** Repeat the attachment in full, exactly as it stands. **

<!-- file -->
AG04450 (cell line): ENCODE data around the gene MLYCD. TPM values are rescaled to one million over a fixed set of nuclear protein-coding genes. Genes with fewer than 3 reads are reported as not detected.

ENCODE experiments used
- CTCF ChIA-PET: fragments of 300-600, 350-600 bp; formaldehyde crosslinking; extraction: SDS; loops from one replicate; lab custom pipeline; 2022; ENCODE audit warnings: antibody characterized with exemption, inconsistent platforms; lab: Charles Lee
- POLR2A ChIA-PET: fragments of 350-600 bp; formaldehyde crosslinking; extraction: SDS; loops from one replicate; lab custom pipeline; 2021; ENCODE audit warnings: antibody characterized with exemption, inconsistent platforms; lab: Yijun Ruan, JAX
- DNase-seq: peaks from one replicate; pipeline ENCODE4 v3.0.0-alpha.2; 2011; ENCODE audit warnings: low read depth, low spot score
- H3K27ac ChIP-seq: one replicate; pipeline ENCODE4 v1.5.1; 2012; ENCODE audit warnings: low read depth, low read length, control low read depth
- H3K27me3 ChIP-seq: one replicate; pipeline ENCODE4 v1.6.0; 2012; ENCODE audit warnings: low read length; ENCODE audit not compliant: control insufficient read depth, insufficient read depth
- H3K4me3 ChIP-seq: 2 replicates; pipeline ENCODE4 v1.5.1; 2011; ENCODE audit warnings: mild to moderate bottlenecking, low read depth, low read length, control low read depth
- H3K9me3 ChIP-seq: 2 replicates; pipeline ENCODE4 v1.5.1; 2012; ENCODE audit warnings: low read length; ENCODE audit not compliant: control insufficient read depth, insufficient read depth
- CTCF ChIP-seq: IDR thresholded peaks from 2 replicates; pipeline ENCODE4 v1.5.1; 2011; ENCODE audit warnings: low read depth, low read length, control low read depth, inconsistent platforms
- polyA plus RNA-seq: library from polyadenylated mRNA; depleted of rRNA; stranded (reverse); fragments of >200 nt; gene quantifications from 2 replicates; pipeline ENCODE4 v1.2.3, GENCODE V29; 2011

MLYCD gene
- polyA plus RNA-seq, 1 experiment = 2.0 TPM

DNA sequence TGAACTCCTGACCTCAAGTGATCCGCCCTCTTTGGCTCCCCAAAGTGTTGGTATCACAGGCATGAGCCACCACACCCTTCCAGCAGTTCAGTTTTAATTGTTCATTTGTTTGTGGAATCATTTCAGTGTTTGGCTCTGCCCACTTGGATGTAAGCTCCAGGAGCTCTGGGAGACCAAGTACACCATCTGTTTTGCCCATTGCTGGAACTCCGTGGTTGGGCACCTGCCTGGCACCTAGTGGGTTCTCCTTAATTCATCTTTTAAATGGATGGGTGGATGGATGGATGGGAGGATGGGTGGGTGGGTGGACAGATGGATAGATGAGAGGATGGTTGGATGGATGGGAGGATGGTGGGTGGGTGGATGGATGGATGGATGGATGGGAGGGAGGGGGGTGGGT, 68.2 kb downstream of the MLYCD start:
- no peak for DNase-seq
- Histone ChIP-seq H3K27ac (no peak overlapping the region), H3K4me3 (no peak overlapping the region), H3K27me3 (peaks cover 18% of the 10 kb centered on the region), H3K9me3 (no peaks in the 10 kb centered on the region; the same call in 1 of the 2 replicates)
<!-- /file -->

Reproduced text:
AG04450 (cell line): ENCODE data around the gene MLYCD. TPM values are rescaled to one million over a fixed set of nuclear protein-coding genes. Genes with fewer than 3 reads are reported as not detected.

ENCODE experiments used
- CTCF ChIA-PET: fragments of 300-600, 350-600 bp; formaldehyde crosslinking; extraction: SDS; loops from one replicate; lab custom pipeline; 2022; ENCODE audit warnings: antibody characterized with exemption, inconsistent platforms; lab: Charles Lee
- POLR2A ChIA-PET: fragments of 350-600 bp; formaldehyde crosslinking; extraction: SDS; loops from one replicate; lab custom pipeline; 2021; ENCODE audit warnings: antibody characterized with exemption, inconsistent platforms; lab: Yijun Ruan, JAX
- DNase-seq: peaks from one replicate; pipeline ENCODE4 v3.0.0-alpha.2; 2011; ENCODE audit warnings: low read depth, low spot score
- H3K27ac ChIP-seq: one replicate; pipeline ENCODE4 v1.5.1; 2012; ENCODE audit warnings: low read depth, low read length, control low read depth
- H3K27me3 ChIP-seq: one replicate; pipeline ENCODE4 v1.6.0; 2012; ENCODE audit warnings: low read length; ENCODE audit not compliant: control insufficient read depth, insufficient read depth
- H3K4me3 ChIP-seq: 2 replicates; pipeline ENCODE4 v1.5.1; 2011; ENCODE audit warnings: mild to moderate bottlenecking, low read depth, low read length, control low read depth
- H3K9me3 ChIP-seq: 2 replicates; pipeline ENCODE4 v1.5.1; 2012; ENCODE audit warnings: low read length; ENCODE audit not compliant: control insufficient read depth, insufficient read depth
- CTCF ChIP-seq: IDR thresholded peaks from 2 replicates; pipeline ENCODE4 v1.5.1; 2011; ENCODE audit warnings: low read depth, low read length, control low read depth, inconsistent platforms
- polyA plus RNA-seq: library from polyadenylated mRNA; depleted of rRNA; stranded (reverse); fragments of >200 nt; gene quantifications from 2 replicates; pipeline ENCODE4 v1.2.3, GENCODE V29; 2011

MLYCD gene
- polyA plus RNA-seq, 1 experiment = 2.0 TPM

DNA sequence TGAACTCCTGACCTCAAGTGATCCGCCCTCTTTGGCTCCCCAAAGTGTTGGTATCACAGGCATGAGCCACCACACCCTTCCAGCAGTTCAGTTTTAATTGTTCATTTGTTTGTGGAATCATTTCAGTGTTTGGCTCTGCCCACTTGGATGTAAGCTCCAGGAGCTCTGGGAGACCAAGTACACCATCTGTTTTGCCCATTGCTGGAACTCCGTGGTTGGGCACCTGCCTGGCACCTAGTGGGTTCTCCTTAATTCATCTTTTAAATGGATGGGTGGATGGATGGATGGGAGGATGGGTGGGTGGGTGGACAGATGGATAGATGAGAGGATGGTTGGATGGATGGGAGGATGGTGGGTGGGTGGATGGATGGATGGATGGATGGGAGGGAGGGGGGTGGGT, 68.2 kb downstream of the MLYCD start:
- no peak for DNase-seq
- Histone ChIP-seq H3K27ac (no peak overlapping the region), H3K4me3 (no peak overlapping the region), H3K27me3 (peaks cover 18% of the 10 kb centered on the region), H3K9me3 (no peaks in the 10 kb centered on the region; the same call in 1 of the 2 replicates)